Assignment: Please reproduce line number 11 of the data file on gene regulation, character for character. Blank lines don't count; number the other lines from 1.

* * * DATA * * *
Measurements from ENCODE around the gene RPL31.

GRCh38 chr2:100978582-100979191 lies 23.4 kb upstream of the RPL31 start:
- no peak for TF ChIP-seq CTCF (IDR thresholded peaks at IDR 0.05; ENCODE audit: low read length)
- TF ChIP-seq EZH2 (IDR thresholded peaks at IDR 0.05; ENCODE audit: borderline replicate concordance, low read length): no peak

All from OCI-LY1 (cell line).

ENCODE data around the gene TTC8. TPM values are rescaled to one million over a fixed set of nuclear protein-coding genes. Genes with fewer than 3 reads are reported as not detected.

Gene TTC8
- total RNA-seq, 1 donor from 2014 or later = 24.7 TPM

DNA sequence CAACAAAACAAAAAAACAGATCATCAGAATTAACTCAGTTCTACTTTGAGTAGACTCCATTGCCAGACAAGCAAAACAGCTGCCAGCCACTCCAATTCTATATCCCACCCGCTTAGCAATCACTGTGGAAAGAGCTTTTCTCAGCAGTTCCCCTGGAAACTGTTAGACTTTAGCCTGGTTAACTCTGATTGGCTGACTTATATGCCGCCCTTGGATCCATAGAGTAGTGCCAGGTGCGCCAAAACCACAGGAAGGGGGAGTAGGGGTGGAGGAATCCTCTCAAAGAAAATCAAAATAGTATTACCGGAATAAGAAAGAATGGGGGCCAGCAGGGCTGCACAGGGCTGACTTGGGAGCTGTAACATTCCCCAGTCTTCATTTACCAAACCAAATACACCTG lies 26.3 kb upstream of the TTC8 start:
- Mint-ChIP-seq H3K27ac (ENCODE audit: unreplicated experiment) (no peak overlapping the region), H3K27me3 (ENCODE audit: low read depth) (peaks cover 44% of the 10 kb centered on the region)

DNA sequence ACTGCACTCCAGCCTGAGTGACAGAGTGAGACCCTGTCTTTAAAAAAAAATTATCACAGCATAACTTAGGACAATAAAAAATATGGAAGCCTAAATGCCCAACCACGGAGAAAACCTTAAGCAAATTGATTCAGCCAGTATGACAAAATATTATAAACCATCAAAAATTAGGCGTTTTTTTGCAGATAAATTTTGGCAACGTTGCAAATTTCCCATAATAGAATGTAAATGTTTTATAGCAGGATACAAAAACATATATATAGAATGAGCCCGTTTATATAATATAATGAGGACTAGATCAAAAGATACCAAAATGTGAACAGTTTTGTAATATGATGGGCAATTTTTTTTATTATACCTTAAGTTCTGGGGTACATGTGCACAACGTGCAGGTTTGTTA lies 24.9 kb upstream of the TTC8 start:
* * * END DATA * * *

DNA sequence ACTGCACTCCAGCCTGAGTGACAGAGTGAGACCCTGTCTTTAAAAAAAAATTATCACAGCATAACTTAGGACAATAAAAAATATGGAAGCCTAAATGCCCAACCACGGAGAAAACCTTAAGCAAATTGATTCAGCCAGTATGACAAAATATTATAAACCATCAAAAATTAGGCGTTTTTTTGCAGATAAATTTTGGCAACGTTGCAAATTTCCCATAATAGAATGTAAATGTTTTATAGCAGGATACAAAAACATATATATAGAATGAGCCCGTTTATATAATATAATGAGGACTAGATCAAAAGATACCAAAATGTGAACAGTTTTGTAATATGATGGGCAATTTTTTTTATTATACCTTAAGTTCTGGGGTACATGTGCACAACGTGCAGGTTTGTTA lies 24.9 kb upstream of the TTC8 start: